Channel 9 has also had to counter a whispering campaign from unnamed “industry insiders” keen to talk down the show.
An anonymous source told the publication that “the damage Karl left behind is irreparable” and “I don’t think anything or anyone can save Today”.
Nine dismissed the reports as “absolute garbage”.
However, new entertainment reporter Brooke Boney scored a goal when her on air advocacy for changing the date of Australia Day became one of the few times this year that Today has barged its way into the headlines for reasons other than the show’s internal machinations and viewership.
Mr Knox told news.com.au Channel 9 was still in an unenviable position saddled with a show that was declining during the last year Stefanovic was at the helm and had to change to have any chance of survival.
“No question there is nowhere to hide when you are drawing 177,000 while the opposition pulls 300,000, so not a great day at the office,” he said.
“Breakfast TV is notoriously habitual and it would be easier to turn around the QEII than an underperforming show. Viewers are rusted-on and do not like change. That said, Nine had to respond to a year of poor figures and bad headlines.”
Mr Knox cautioned that the show was barely four weeks into its run and it was too early to know if the ratings were a brief slump or a long-term trend.
Changes could be made but he didn’t go as far as to suggest Stefanovic should make a return to the Today desk.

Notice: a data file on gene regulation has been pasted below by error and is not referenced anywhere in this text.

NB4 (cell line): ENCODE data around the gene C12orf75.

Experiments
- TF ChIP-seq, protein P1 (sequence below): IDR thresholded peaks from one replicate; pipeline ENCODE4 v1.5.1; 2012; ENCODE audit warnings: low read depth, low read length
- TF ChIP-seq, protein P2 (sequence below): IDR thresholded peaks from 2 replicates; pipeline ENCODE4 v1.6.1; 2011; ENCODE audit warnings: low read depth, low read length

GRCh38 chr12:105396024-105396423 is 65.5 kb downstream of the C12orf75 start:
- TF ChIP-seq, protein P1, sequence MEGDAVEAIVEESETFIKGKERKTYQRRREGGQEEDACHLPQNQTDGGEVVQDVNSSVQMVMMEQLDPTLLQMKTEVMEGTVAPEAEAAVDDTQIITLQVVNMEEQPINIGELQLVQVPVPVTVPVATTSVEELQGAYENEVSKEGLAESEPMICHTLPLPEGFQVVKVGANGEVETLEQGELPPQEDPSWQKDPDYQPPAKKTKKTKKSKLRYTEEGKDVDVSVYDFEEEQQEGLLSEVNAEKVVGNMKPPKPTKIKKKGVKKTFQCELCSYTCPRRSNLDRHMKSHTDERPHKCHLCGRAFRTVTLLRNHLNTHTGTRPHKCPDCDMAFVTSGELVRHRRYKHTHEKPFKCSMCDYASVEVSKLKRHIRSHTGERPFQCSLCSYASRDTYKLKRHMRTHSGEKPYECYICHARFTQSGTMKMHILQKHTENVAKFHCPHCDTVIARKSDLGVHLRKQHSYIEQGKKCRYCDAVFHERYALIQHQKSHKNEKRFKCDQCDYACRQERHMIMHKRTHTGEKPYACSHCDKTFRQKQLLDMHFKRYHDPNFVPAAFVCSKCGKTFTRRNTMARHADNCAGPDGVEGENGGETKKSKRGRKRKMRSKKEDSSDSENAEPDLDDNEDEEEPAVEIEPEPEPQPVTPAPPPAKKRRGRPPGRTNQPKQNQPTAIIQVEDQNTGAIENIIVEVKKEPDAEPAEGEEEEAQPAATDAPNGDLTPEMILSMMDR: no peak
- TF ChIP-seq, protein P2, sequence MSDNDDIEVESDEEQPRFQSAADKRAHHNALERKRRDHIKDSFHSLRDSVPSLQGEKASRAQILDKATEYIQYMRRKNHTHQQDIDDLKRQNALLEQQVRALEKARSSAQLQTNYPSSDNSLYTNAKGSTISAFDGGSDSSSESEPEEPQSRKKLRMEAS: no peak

“The rapport between Georgie and Deb is good and Tom’s strength lays in live news reportage.
“Some viewers have questioned whether Richard Wilkins actually left the show, why Tony Jones is not sitting alongside the team, and why Steve Jacobs isn’t on the road more for weather. There is still room to tweak but Nine has to hold its nerve.”
Channel 9 said the lowest figures for Today were way back in December 2005 when the show peaked at just 116,000 eyeballs.
It went on to state that on at least 31 occasions, the show has rated lower than it did on Wednesday.
However 24 of those days were in non-ratings period and the show hasn’t seen figures this dire since December 2007.
Burling, the director of morning television at Channel 9, told news.com.au: “Today’s ratings have been between 200,000 — 230,000 for the last two weeks, which is in line with the end of 2018.
“It’s very early days and rating figures will continue to fluctuate, but I’m absolutely thrilled with the dynamic between Georgie, Deb, Tom and the entire on-air team. And, I’m confident that the audience will be turning to us in the weeks and months ahead.”
Just a week after the new Today show debuted, and with regular viewers grumbling, Gardner urged people to give the show time.
“Yes, it is a fresh team, it is a new line-up and change can be hard for some people to get their head around, but for those of you in support, thank you very much, we greatly appreciate it”.
The team will be hoping those supporters don’t trickle away even further than they already have.